The symptoms of malarial infection are associated with a replication cycle which takes place within the red blood cells (RBCs) of the infected host. It begins when a parasite injected into the host’s bloodstream by an infected female mosquito infects a susceptible RBC. During the following 48 hours the parasite develops and multiplies within these now infected RBCs and eventually causes them to rupture, releasing 8 to 32 daughter parasites into the bloodstream. These new parasites are then free to diffuse and subsequently infect other susceptible RBCs and begin a new replication cycle.
It is known from experimental studies that susceptible RBCs may be infected by more than one parasite. While the occurrence of these so-called multiply-infected RBCs is recognised, their inclusion in mathematical modelling exercises is sorely lacking. The cause of these multiply-infected RBCs is not fully understood, but is thought to be a combination of several factors including the age and overall health of the susceptible RBC, the inherent infectiousness of the parasites (which may depend on the species), the absolute number of RBCs as well as how well mixed together the parasites and RBCs are in the experimental culture. The lack of usable data combined with complex interplay of the factors just mentioned restricted the analysis in this work to consider only the number of RBCs and how well they were mixed with parasites, as the environmental variables.
The objective of my thesis was to develop two novel mathematical models which describe the dynamics of parasite invasion into RBCs during the initial stages of malarial infection. The variables in these models – those populations of cells whose numbers change as time progresses – were the parasites, uninfected RBCs, infected RBCs, multiply-infected RBCs and a complex consisting of a parasite and RBC. This complex may dissociate or break up thereby leaving the parasite and RBC once again as separate cells. This is extremely important in the current work, because it takes into account the fact that infection is not 100% guaranteed when a parasite bumps into a RBC. The evidence is very clear that a parasite may often need to make several attempts at infecting the same RBC before being successful. The inclusion of this complex is a new addition to the mathematical models describing the process of parasite infection.
One of the models was deterministic which simply means that if one starts with a certain amount of each type of cell (parasites, uninfected RBCs, etc.) one will always get the same number of cells out. The other model was a so-called random walk model which is a specific type of stochastic model. The basic principle behind this particular stochastic model is that the interactions between different cells are based on probabilities so that the outcome from one round of running the model (one simulation) is not guaranteed to be the same as the next. For example, any one parasite has a set number of steps it may take per simulation unless it dies or successfully infects a RBC. Instead of simply moving left, right, up or down, the direction in which it moves or “walks” is determined by picking an angle from an appropriate probability distribution. This simply means some angles have a bigger chance of being picked than others. A new angle is chosen for each step so that at the end of the simulation, every parasite has “walked” a unique path. The parameters responsible for the behaviour of the deterministic model were estimated from the available data. Some of these same parameters were then used in the random walk model in order to give predictions regarding the number of successful infections, the average number of attempts a parasite must make before being successful, the average distance travelled by a parasite before coming into contact with an uninfected RBC and how many of RBCs were infected by multiple parasites.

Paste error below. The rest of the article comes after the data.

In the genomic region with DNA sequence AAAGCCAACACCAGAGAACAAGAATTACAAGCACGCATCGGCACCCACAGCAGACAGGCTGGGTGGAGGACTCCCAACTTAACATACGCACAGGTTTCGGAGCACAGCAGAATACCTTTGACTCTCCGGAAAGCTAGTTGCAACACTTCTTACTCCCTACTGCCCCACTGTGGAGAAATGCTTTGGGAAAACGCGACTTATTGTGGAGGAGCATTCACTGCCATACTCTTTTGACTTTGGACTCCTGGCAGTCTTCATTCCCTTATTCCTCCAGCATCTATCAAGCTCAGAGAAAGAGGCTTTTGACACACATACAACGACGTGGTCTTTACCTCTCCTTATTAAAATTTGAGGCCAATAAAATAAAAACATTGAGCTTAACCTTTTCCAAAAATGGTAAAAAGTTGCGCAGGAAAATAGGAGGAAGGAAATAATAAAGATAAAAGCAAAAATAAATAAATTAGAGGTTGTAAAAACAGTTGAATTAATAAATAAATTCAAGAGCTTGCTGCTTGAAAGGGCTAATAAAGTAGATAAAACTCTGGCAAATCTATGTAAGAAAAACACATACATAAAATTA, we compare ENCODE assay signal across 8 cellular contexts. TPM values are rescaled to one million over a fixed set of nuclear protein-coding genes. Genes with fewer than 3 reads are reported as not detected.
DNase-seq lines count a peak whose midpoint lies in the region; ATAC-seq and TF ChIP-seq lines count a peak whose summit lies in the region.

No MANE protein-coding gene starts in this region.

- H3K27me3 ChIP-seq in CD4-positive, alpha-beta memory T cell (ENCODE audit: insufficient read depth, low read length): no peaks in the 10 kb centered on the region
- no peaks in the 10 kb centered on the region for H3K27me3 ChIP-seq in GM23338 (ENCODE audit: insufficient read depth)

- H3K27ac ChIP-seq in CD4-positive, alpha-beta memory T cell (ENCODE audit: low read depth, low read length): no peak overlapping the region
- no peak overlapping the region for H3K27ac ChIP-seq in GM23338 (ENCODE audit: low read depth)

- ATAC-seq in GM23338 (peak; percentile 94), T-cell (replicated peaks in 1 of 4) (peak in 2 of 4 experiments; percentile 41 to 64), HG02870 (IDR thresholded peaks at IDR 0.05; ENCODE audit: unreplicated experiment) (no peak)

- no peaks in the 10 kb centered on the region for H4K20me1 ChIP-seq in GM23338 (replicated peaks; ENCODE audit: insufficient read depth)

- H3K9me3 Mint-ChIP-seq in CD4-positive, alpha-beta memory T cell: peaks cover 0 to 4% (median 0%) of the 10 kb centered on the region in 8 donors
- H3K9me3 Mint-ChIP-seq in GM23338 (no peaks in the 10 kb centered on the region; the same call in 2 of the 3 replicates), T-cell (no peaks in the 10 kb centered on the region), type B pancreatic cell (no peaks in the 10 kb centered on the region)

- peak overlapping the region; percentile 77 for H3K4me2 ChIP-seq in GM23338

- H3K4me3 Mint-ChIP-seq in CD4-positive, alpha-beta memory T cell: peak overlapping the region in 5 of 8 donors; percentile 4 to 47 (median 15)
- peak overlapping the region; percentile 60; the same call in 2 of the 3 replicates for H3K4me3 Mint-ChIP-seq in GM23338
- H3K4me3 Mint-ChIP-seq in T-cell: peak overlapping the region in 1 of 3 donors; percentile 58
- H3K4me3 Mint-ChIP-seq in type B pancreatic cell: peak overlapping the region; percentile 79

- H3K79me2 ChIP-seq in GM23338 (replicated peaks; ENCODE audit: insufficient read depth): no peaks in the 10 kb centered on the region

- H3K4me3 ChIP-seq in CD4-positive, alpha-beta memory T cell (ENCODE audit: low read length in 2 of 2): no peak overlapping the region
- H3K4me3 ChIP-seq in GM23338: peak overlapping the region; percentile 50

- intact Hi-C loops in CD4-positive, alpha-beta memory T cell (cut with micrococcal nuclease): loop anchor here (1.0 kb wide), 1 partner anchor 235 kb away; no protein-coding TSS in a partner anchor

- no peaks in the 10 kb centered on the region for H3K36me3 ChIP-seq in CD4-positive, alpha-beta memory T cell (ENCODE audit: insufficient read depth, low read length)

The most significant conclusion gained from this research was that while the mathematical models were constructed in a theoretically sound manner in which all interactions were based on observable reactions, the data required to robustly validate these models and acquire accurate estimates for the parameters was not available. An example of more useful data would be an experiment conducted in more physiologically realistic conditions in which parasites infect RBCs.